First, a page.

Sunday, 28 February 2016

Meanwhile, back at the Circumlocution Office

I think I have mentioned Mr Crawley's wish to inspect the surface of my balcony. This is because my downstairs neighbour, Mrs M, has damp in the wall below. This was inspected by Mr Brophy in July last year I know, the same day he came to inspect my flat. I presume the problem was reported much earlier.

The access to inspect is impeded by the fact that my balcony surface is decked and there is also a large (but not excessively large) flower pot.  Mr Crawley takes the view that these comprise a breach of the covenant in my lease requiring me "not to alter the external appearance of the flat in any way". I disagree with his interpretation, however, I am, as ever, endeavouring to be reasonable, and, at the start of negotiations, I told him that I was unable to physically move the items myself but that he was very welcome to remove/move whatever he wished to in order to inspect.

This was not good enough, of course. Mr Crawley required me to move the things myself.

Having arrive at this impasse, I think sometime in October last year, nothing happened for a very long time.

It was in fact me who revived the subject. It occurred to me, what with Wandsworth contractors due to come and fix the wall and roof, that they could remove the decking. It'd only take 15 minutes or so. A simple and reasonable suggestion, which I proposed to Mr Crawley.

He wrote on 25th Feb rejecting the idea. He said it might be possible but only if I were to pay for the work on a 'charge-back' basis.

This is my reply:

"Dear Mr Crawley,

I write further to your email of 25th February 2016 regarding the balcony inspection of [my flat].

In my email of 23rd February I made a simple and reasonable suggestion to facilitate your wish to inspect, i.e. I proposed that your on site contractors remove the decking, a very small job and, in the context of major works, involving no extra cost to anyone.

Somewhat predictably, you do not agree; you prefer to treat it as a huge big deal, one requiring the contractors to quote separately for 15 minutes' work, then for you to 're-charge' me. The associated paperwork would involve many more man-hours than the job itself.

There is also the question of liability. Forgive me if I do not accept your interpretation of the lease, but it is merely your personal and amateur opinion. You do not cite relevant case law nor any authority at all to indicate that a plant pot and a few planks of wood laid on top of a balcony surface comprise an alteration of the external appearance, any more than a person standing on the balcony comprises such an alteration in appearance.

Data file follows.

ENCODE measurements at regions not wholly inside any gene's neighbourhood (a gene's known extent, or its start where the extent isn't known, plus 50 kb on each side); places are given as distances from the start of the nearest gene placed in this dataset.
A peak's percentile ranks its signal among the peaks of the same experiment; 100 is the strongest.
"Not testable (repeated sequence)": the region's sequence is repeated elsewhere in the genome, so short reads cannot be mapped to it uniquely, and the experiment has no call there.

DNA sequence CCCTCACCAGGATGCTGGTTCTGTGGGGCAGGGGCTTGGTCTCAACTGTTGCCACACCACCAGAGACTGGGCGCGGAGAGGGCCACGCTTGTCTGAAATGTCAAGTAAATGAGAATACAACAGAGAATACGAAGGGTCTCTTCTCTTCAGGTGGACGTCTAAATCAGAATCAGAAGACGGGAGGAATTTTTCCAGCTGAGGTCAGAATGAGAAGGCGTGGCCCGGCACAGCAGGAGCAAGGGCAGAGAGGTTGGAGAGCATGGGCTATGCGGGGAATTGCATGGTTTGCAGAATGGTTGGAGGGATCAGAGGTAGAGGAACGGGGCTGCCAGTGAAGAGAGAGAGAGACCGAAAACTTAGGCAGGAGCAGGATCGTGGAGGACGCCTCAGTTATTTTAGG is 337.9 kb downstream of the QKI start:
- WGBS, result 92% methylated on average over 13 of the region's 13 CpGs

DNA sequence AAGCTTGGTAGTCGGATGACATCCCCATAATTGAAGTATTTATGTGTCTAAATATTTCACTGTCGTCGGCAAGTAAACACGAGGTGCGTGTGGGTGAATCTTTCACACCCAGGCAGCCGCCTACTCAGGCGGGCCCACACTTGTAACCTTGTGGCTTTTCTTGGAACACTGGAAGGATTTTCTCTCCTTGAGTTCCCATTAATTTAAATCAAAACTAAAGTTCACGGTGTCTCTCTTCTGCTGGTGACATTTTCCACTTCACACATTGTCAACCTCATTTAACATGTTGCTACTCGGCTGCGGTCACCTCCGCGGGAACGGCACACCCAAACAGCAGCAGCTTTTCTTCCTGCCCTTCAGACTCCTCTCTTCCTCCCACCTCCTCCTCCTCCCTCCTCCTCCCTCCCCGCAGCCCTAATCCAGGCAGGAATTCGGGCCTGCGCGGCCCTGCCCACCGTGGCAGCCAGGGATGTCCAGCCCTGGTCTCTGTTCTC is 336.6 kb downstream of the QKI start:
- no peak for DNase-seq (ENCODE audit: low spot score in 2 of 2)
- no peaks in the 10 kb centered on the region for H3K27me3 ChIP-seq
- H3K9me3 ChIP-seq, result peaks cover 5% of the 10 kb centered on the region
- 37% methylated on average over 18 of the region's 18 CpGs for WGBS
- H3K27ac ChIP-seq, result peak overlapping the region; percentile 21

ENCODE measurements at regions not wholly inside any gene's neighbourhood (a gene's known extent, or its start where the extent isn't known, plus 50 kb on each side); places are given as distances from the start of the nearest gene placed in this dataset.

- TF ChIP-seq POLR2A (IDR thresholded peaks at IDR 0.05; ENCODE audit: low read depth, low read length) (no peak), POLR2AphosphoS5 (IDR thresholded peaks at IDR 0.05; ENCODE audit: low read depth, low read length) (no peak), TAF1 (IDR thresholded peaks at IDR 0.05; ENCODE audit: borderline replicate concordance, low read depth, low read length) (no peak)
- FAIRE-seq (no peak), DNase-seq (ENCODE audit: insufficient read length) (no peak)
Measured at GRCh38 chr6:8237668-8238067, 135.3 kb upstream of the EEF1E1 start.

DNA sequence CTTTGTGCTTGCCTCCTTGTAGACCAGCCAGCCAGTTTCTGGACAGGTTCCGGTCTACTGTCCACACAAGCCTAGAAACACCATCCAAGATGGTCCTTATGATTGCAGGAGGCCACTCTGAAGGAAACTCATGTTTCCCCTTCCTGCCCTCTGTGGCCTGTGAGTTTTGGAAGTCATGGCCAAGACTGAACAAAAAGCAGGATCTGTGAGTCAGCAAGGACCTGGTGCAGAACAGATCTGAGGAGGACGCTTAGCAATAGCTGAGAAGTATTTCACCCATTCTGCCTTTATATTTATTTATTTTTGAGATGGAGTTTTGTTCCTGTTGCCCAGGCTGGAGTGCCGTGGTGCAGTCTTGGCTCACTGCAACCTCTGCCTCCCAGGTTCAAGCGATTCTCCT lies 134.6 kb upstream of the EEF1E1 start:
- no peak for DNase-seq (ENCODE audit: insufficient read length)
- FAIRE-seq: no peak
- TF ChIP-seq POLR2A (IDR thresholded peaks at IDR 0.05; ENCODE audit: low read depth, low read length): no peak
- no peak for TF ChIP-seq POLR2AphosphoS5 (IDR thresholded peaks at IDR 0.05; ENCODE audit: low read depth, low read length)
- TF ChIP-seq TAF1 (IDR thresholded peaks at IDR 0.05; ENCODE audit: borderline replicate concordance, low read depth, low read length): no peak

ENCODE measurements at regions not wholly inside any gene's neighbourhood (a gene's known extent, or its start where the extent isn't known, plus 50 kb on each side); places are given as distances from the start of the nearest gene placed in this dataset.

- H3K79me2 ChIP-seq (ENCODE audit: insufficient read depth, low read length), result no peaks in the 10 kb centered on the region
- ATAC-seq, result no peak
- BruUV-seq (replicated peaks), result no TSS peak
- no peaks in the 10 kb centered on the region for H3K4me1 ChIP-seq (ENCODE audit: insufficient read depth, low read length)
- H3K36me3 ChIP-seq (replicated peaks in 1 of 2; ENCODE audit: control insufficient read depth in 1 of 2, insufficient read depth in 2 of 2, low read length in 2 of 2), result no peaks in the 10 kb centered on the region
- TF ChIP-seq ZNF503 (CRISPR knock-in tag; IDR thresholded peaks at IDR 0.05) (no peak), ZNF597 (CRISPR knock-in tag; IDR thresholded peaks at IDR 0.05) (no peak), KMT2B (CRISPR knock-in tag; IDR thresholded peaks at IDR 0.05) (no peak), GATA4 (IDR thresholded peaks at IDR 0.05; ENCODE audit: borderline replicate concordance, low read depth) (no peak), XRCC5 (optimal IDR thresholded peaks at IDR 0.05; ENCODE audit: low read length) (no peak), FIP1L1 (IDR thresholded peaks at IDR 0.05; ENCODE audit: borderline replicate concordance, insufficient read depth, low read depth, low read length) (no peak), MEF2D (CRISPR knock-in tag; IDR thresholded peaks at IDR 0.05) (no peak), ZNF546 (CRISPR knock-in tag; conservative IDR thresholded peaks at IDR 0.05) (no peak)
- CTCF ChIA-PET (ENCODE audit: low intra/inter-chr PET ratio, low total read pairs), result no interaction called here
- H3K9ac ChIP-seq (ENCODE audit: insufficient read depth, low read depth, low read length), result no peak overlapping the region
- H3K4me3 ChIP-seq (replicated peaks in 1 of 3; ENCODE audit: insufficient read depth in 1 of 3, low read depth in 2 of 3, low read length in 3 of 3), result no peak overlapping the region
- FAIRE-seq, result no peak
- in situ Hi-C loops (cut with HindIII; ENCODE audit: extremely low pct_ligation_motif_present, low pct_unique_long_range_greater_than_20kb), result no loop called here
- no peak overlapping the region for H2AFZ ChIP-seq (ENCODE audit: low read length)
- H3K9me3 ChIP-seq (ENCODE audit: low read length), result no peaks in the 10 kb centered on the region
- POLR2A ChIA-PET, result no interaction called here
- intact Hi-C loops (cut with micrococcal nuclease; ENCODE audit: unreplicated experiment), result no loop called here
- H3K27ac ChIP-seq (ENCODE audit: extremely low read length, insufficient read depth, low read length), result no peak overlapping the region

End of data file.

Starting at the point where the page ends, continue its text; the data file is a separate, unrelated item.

Please note that I will not engage in any further, futile argument with you on this subject. If you wish to argue, then please instruct qualified solicitors to write to me and I will be happy to discuss it with them.

Alternatively, I've another suggestion. You can wait until I have my own builders on site, who will be here to carry out the work to remedy the interior disrepair.

However, I can't book builders until after you have completed the external repairs, which you say you "anticipate" (in your letter to my solicitors dated 23rd February) will be done by 22nd March. You would also have to coordinate the inspection together with any necessary balcony repair according to when my builders are on site, - which will be no more than 10 working days,  - because I want my builders to lay new decking and I am not prepared to wait months, or years, for you to carry out any necessary balcony repair first.

I'm sure Mrs M. [in the flat] below is equally keen for you to carry out the repairs as soon as possible, and not have to chase you over a period of six years as happened with the disrepair to her roof terrace.

In conclusion, please do not attempt to put forward any further opinions as to my alleged liability;  merely advise whether you wish to proceed with one of the two options I propose; either 1) your on site contractors do it, or 2) you wait for my builders, and you accept the restriction that you work within the timescale of my builders being on site. 

If you reject options 1) and 2) then the only option remaining to you is 3) instruct solicitors, - who will, I expect, advise you that the matter is 'de minimis' and to opt for 1) or 2).

Yours etc
."

No comments:

Post a Comment

Be as rude and sarcastic as you like